Land-use planner spies unsafe areas for pedestrians
URBANA – During a short walk on the University of Illinois campus Friday morning, Suzan Pinsof, an Evanston transportation and land-use planner specializing in pedestrian and bicycle trails, noted several unsafe areas for pedestrians.
"There's no question it needs improvement," Pinsof said of the sidewalks and crosswalks.
She was at the UI for a planning institute organized by the UI's Department of Urban and Regional Planning. She talked about how to make areas safe and inviting for pedestrians.
Her presentation included a walking tour of an area on the east side of campus. Pinsof led a group from Levis Faculty Center and down Illinois Street Goodwin Avenue, Green Street and Lincoln Avenue to assess how pedestrian-friendly the area was. One participant, Scott Dossett of Urbana, volunteered to use a wheelchair to tour the area. Another participant, Judy West, is blind and uses a cane.
Among the obstacles they found in navigating the area were narrow and uneven sidewalks and curb cuts that didn't line up with crosswalks.
Many curb cuts take up a large radius on the corner and are angled toward the center of the intersection. Pinsof said the areas where pedestrians cross should be smaller and the curb cuts should direct them right into the crosswalks.
At the corner of Green and Gregory streets, one of the curb cuts had no flat "landing area" at the top. Instead, the sidewalk was at a steep incline as soon as a pedestrian approached the curb.
West said those with impaired vision sometimes find the opposite to be a problem as well.
"Some of the slopes are so gentle that a blind person can't tell they've entered the street," she said.
West also had difficulty discerning where the sidewalk ends and the bike lanes begin along Green Street.
Pinsof discussed a midblock crosswalk on Green Street between Illinois Street Residence Hall and Daniels Hall. There are no curb cuts at the sidewalk or center median.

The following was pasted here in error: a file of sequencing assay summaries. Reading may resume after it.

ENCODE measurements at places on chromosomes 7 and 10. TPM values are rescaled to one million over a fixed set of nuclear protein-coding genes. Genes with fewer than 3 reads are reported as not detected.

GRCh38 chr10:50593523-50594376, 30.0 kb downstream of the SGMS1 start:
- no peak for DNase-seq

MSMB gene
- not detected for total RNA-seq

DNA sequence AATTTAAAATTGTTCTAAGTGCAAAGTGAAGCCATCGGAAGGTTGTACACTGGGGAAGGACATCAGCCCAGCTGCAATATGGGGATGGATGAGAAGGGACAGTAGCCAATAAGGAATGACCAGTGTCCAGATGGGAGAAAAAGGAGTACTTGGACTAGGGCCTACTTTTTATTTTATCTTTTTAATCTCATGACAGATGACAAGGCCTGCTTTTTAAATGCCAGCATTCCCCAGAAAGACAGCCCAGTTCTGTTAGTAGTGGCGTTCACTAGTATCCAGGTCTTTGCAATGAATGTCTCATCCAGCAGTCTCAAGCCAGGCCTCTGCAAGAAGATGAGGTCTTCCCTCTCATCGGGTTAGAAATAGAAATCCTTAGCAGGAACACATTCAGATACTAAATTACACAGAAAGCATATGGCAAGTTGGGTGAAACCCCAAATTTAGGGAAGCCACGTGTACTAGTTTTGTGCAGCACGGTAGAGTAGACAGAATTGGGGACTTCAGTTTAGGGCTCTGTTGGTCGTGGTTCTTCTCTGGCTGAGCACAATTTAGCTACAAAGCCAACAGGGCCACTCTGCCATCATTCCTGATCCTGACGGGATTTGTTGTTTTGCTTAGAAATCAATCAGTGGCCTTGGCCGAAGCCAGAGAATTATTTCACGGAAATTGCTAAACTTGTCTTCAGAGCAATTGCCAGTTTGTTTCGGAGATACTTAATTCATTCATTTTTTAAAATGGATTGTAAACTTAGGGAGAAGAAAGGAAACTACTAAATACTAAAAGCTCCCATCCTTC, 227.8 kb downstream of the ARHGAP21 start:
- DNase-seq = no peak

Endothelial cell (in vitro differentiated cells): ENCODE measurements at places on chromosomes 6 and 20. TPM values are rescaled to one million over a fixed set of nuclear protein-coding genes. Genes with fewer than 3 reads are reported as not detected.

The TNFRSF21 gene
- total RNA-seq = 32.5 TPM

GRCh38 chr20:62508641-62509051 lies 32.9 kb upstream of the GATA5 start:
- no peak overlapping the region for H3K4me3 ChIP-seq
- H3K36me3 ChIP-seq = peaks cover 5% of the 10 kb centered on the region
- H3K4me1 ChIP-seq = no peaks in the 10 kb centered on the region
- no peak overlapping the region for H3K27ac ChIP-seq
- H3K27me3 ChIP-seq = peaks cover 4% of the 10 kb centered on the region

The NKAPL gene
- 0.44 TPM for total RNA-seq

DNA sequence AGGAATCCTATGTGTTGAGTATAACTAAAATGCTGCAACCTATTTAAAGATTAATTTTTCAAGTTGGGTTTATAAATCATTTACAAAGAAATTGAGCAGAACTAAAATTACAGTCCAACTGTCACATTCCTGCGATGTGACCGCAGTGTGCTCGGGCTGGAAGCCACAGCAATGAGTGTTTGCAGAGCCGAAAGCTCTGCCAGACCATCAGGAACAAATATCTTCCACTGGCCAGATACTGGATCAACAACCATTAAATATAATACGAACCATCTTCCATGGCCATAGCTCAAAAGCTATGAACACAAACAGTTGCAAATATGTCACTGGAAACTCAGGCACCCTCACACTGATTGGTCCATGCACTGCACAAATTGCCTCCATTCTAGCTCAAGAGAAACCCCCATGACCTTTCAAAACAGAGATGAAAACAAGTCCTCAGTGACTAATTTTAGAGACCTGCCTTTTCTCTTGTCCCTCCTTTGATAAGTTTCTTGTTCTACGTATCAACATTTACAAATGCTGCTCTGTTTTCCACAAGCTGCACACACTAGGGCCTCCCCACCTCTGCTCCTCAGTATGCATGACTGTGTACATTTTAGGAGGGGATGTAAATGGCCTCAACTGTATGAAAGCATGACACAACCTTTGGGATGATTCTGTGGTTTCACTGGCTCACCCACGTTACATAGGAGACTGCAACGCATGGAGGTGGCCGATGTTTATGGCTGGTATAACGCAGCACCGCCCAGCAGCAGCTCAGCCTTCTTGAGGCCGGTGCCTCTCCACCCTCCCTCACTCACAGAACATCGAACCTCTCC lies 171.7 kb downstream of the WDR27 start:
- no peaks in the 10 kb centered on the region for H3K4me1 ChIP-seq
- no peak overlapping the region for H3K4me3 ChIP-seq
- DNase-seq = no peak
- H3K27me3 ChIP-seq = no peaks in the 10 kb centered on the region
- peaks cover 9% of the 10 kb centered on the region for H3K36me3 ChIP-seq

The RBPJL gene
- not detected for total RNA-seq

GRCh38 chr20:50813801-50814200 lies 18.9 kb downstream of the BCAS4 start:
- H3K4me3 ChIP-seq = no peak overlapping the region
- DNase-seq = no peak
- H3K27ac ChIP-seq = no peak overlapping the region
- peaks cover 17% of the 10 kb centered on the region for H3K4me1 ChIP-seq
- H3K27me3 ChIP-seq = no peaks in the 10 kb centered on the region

"I would want to have more signage or markings to make sure cars stop. Right now I'm sure they don't," Pinsof said. "This really needs some work."
UI and city officials have discussed putting barriers along medians on Green Street to keep students from crossing in the middle of a block, but Pinsof was skeptical.
"I think students are going to cross midblock. We should try to make it into a safer crossing," she said, noting a median in the center of the street makes it easier to cross safely.
Pinsof said the wide sidewalk along Lincoln Avenue "is well-designed from a utilitarian standpoint, but it doesn't invite strolling."
She also noted some of the "walk" signals at intersections were too short. The group was only halfway across Green Street at Goodwin Avenue when the "don't walk" sign came on.
Pinsof said the national standard for how long the "walk" sign must remain on is being revised to accommodate elderly or disabled people who don't move as fast.
"All of these things that are challenges for people in wheelchairs are also challenges for people who are elderly," Pinsof said.
Many of the improvements Pinsof suggested, such as curb bump-outs and other traffic calming devices, have also been discussed by UI, Champaign and Urbana officials. They began looking more closely at making the campus safer for pedestrians after UI freshman Sarah Channick was killed last September when she was hit by a bus while crossing a street.
Staff from the UI and the cities of Champaign and Urbana attended Pinsof's presentation.